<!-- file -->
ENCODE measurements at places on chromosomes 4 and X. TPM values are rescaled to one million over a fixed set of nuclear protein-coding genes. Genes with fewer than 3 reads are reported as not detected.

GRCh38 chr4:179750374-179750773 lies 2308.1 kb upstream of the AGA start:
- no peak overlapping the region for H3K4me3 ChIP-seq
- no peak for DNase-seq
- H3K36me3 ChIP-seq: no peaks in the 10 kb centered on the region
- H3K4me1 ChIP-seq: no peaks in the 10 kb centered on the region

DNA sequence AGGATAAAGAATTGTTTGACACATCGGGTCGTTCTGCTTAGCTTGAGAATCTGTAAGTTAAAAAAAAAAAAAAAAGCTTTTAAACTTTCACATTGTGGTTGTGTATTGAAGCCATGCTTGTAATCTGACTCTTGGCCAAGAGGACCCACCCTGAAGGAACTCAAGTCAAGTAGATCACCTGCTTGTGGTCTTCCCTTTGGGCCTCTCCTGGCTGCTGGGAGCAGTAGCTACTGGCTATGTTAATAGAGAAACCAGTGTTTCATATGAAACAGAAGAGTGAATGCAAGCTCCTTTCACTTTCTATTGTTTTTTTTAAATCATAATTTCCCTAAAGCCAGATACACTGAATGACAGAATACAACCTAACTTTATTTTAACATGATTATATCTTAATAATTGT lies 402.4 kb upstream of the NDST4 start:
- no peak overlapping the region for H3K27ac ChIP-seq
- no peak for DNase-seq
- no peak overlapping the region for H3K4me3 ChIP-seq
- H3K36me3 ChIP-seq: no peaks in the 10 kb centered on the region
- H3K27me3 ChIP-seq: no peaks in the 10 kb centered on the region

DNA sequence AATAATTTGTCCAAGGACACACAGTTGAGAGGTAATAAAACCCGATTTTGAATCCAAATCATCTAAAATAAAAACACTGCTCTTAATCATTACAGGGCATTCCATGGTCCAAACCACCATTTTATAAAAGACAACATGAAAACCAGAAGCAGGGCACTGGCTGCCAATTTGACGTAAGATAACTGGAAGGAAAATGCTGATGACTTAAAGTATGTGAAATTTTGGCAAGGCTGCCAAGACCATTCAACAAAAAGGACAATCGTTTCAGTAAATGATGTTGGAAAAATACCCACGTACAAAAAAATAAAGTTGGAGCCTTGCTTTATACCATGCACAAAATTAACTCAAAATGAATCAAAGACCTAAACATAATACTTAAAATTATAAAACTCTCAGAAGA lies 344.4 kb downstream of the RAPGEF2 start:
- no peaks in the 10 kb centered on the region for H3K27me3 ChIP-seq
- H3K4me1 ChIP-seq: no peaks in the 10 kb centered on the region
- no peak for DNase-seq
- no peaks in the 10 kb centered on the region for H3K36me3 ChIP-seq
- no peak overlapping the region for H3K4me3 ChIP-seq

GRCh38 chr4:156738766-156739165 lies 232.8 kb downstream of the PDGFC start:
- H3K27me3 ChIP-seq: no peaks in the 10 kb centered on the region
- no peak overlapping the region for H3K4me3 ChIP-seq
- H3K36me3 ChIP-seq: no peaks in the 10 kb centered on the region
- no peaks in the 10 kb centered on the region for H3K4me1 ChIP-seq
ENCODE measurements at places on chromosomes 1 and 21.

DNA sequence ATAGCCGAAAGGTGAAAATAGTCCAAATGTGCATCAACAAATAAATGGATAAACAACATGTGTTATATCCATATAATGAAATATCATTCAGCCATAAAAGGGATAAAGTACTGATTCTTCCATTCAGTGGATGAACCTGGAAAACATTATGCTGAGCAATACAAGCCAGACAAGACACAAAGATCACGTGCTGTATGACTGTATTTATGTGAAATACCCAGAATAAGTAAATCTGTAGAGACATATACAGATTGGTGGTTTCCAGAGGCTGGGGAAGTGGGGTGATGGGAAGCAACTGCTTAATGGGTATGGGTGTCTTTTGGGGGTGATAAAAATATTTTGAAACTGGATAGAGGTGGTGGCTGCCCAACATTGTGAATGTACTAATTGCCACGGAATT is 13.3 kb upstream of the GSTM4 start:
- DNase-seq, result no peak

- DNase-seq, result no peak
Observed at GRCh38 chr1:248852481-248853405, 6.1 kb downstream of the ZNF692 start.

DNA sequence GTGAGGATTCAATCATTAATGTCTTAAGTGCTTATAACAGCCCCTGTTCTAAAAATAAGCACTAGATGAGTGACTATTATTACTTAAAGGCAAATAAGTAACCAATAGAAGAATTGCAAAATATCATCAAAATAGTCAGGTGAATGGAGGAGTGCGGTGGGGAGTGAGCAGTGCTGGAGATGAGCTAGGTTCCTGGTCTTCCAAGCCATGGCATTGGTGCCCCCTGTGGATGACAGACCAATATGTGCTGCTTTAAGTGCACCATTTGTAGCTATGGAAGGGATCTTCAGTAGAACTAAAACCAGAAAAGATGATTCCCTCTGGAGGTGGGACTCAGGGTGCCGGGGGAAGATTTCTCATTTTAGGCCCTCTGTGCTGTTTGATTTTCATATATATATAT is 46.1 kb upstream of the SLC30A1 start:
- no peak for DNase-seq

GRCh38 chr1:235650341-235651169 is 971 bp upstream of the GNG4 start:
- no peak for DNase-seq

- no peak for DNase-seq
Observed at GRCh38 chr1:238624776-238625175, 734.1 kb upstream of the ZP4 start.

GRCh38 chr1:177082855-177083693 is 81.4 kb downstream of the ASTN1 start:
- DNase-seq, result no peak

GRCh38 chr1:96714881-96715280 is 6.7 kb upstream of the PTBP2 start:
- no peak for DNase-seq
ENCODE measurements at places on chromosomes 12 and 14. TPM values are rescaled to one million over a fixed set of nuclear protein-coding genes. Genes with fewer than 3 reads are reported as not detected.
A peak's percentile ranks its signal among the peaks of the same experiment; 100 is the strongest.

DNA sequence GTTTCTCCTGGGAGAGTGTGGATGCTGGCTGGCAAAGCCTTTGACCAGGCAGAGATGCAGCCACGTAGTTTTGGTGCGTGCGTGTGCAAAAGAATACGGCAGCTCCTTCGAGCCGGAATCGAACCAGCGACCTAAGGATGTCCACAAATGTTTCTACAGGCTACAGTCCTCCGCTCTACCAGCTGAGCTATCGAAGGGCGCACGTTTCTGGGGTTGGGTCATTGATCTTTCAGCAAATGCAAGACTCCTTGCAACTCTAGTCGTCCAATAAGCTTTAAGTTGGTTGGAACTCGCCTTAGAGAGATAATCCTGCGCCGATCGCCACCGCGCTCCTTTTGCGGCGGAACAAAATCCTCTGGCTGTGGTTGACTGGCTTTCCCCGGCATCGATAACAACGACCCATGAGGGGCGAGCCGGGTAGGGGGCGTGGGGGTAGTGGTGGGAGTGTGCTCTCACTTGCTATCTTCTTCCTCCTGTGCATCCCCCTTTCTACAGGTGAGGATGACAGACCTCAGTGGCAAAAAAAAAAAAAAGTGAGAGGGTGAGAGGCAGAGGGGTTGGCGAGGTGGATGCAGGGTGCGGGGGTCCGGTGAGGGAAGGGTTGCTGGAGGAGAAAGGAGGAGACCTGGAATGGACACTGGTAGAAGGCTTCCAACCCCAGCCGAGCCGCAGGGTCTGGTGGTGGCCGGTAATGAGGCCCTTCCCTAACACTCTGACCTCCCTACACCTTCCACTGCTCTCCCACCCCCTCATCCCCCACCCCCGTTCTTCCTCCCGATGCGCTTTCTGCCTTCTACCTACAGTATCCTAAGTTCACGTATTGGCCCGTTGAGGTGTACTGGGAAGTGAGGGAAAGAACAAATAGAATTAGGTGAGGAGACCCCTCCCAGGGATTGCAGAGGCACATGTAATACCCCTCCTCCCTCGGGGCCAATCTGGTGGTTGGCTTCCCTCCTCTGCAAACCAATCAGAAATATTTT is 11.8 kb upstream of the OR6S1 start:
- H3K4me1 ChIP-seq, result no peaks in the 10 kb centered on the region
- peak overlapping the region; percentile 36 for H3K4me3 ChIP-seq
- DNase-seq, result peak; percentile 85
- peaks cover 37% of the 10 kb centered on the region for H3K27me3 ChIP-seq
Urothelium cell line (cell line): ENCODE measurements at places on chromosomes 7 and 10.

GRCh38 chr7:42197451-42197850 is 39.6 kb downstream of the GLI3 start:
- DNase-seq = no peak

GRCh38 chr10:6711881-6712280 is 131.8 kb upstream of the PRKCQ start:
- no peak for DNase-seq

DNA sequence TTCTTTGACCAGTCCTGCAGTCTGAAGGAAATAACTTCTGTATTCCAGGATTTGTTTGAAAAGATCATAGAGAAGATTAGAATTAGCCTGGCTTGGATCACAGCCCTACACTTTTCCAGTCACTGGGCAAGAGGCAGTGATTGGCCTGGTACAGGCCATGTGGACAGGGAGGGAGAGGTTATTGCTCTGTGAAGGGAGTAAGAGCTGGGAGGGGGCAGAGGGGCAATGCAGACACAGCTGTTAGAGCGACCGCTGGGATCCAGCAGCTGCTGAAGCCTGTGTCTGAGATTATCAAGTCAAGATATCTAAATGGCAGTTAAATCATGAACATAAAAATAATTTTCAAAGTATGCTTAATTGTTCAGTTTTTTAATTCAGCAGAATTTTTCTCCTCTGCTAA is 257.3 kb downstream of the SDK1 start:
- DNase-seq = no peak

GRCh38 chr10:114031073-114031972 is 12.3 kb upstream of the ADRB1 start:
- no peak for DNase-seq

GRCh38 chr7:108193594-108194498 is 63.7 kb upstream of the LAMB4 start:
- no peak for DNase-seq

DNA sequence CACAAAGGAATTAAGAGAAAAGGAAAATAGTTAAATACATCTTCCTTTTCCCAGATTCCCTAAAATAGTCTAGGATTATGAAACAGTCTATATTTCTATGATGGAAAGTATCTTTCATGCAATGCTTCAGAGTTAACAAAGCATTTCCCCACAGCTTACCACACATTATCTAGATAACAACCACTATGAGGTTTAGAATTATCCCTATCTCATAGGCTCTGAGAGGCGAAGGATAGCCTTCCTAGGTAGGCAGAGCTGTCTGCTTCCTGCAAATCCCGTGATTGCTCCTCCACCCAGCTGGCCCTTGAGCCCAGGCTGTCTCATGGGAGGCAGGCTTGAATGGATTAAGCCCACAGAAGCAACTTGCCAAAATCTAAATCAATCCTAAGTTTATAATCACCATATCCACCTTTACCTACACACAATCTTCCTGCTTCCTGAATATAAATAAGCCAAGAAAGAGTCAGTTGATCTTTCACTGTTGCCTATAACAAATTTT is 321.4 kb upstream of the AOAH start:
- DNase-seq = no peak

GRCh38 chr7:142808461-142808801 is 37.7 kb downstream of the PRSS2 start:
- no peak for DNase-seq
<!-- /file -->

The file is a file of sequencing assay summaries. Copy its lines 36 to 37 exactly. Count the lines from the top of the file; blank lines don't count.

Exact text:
- DNase-seq, result no peak

GRCh38 chr1:96714881-96715280 is 6.7 kb upstream of the PTBP2 start: